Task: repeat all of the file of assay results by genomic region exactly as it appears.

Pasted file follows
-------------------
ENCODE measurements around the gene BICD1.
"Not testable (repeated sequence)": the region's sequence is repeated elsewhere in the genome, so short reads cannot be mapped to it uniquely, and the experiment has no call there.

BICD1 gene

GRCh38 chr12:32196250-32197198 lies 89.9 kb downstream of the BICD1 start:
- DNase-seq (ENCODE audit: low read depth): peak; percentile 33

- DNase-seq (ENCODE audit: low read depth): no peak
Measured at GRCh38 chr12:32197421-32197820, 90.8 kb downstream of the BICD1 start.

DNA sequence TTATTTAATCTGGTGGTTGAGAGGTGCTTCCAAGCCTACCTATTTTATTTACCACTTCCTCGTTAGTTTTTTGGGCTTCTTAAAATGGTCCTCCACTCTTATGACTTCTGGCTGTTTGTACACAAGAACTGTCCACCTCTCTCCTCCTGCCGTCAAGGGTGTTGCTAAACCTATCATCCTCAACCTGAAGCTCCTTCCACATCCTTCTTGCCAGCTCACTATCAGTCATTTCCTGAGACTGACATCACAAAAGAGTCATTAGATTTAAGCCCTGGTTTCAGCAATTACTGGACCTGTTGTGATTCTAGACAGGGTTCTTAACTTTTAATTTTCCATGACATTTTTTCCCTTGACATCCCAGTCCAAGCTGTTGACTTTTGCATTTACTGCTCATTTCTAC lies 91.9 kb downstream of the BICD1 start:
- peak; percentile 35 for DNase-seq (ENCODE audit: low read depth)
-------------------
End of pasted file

ENCODE measurements around the gene BICD1.
"Not testable (repeated sequence)": the region's sequence is repeated elsewhere in the genome, so short reads cannot be mapped to it uniquely, and the experiment has no call there.

BICD1 gene

GRCh38 chr12:32196250-32197198 lies 89.9 kb downstream of the BICD1 start:
- DNase-seq (ENCODE audit: low read depth): peak; percentile 33

- DNase-seq (ENCODE audit: low read depth): no peak
Measured at GRCh38 chr12:32197421-32197820, 90.8 kb downstream of the BICD1 start.

DNA sequence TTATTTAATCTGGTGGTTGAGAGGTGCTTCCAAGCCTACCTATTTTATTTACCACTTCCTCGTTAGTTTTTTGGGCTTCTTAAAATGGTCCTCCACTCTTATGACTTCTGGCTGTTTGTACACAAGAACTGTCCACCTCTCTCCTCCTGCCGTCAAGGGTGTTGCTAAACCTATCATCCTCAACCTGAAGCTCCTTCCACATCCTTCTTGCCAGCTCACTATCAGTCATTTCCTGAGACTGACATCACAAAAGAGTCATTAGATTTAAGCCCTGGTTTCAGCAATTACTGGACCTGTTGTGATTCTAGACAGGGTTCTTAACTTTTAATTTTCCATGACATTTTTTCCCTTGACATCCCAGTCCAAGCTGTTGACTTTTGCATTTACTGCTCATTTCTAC lies 91.9 kb downstream of the BICD1 start:
- peak; percentile 35 for DNase-seq (ENCODE audit: low read depth)